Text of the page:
GENERAL playinG tips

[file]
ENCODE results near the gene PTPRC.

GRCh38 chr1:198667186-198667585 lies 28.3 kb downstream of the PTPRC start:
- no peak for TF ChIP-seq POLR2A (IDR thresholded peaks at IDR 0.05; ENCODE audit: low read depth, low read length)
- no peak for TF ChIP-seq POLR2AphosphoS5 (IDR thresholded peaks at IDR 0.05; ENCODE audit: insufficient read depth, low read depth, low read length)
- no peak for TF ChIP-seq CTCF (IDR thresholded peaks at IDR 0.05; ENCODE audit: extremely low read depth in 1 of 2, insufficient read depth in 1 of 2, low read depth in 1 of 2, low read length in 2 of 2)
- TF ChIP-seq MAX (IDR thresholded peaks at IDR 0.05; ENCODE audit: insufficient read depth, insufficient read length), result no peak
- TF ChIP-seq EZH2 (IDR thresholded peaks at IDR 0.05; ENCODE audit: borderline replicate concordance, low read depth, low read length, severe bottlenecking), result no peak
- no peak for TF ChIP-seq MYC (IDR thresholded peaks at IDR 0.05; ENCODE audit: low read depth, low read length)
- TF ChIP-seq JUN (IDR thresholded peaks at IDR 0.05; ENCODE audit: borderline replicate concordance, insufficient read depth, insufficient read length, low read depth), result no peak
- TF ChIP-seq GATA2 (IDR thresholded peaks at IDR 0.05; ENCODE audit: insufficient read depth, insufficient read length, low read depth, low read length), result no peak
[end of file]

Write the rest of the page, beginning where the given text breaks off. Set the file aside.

all of the recorded examples in this lesson are based on playing different inversions of the same parental triad (a) while travelling laterally along the length of the guitar neck. Within the transcription, some pick-stroke indications are given to reflect where I used sweep picking on the recording; however, where 16th-notes are used, you may prefer to use alternate picking instead. also, if following the pick-strokes recommended in the transcription, although some examples are shown starting with an upstroke, it’s often more natural to start most musical phrases with a down-stroke. So, if you play the first note using a down-stroke, that’s okay: it shouldn’t make much difference once you’re past that initial note; just play as written from that point onwards. Furthermore, most of the musical examples start from CaGed shape #1 of a Mixolydian, but you should also try to create ideas that both ascend and descend from each of the other CaGed shapes too. In the backing track, a bridge part was inserted just to mix things up (to make it less monotonous). The chord-names may look a bit scary [Gmaj7 (no 5th)/e5 F#m7 (no 5th)/e5, dmaj7 (no 5th)/e5 and C#m7 (no 5th)/e5]; however, every note of each of these four bridge chords are to be found within a Mixolydian, so you’ll be able to continue to play a Mixolydian throughout. Finally, all of the examples have been‘trimmed off’with a bluesy ending, just to give you an idea of how the two approaches (triads and blues-rock) can be forged together.